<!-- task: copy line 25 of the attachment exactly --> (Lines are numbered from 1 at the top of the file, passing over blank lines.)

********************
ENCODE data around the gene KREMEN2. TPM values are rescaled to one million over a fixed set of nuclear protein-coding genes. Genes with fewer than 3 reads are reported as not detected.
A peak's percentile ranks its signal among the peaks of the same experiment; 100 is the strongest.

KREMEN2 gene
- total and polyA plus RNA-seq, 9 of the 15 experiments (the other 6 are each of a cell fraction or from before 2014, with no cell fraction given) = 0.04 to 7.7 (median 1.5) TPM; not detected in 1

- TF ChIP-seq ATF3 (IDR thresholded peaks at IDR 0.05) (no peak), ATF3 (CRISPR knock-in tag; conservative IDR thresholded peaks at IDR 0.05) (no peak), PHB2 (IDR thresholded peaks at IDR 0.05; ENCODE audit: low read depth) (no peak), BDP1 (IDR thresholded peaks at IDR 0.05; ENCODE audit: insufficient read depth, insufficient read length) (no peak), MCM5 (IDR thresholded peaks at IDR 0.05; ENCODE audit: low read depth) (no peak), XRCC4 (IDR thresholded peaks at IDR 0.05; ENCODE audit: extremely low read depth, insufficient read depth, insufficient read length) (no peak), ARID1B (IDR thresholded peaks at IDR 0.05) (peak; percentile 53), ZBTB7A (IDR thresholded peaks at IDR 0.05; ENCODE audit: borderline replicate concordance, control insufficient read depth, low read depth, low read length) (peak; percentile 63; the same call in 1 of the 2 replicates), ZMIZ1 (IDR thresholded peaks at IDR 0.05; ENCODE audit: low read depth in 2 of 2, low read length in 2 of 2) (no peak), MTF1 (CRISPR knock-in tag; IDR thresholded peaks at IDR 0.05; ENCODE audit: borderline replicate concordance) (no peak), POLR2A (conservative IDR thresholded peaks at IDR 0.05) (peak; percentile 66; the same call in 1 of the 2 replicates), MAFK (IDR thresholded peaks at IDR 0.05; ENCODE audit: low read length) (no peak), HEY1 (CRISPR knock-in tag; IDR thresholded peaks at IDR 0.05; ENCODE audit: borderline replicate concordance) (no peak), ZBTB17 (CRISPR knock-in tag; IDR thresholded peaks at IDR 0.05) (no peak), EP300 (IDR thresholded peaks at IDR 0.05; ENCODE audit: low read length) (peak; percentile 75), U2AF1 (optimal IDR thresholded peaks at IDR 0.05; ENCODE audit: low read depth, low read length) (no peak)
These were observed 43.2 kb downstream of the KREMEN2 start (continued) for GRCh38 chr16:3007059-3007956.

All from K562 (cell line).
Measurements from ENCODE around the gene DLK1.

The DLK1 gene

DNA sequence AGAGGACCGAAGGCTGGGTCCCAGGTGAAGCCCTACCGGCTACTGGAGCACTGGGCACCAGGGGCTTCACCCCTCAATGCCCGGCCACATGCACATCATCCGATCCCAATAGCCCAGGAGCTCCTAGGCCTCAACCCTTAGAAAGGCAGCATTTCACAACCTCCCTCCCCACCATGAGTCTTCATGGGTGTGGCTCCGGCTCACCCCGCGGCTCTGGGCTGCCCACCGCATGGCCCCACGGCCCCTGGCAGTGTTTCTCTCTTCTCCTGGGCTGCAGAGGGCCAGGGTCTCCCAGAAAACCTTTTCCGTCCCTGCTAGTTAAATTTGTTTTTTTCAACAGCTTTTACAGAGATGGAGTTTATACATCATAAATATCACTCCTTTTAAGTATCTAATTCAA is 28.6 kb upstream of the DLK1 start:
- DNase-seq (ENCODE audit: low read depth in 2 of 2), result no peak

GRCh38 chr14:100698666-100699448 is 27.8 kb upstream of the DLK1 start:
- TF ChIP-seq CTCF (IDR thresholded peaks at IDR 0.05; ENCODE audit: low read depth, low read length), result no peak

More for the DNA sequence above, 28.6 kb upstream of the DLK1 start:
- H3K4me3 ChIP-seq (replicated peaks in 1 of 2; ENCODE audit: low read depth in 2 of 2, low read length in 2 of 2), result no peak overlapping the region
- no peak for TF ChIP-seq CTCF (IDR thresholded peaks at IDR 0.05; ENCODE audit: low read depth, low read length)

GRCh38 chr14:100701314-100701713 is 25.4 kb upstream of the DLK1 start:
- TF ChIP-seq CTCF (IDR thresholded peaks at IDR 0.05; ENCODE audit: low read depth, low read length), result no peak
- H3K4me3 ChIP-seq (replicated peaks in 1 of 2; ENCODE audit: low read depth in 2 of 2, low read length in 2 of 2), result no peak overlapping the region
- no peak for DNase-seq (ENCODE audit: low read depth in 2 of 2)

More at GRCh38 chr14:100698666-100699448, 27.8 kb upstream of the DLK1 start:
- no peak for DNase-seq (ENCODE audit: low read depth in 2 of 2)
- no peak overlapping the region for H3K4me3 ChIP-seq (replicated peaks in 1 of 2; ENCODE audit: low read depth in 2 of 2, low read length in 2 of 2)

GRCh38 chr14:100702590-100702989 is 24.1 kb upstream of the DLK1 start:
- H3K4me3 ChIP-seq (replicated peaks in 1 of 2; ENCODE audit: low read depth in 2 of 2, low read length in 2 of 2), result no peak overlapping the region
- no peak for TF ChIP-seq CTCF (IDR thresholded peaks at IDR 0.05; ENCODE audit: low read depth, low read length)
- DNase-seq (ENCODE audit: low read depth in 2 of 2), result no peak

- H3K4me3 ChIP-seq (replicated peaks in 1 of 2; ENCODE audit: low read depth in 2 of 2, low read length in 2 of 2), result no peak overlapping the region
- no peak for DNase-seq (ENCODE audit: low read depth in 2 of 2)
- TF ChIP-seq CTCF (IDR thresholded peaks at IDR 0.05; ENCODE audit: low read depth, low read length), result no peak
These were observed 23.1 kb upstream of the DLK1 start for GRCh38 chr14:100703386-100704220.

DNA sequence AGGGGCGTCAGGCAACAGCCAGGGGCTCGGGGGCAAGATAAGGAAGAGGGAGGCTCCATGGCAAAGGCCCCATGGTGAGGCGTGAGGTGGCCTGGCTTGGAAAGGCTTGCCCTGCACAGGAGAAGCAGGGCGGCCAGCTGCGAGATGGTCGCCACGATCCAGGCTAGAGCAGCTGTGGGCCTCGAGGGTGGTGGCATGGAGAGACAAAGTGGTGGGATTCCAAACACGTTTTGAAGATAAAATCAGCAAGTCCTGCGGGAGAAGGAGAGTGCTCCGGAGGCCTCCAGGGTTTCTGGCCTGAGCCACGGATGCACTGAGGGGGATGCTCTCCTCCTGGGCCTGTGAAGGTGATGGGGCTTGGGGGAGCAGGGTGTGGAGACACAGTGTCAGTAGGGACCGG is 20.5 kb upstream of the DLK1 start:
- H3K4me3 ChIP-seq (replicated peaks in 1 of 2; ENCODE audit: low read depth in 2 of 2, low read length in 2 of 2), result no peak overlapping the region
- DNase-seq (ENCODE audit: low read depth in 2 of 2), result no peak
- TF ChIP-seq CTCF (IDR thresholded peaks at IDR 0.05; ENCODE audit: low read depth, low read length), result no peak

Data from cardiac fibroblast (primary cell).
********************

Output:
- H3K4me3 ChIP-seq (replicated peaks in 1 of 2; ENCODE audit: low read depth in 2 of 2, low read length in 2 of 2), result no peak overlapping the region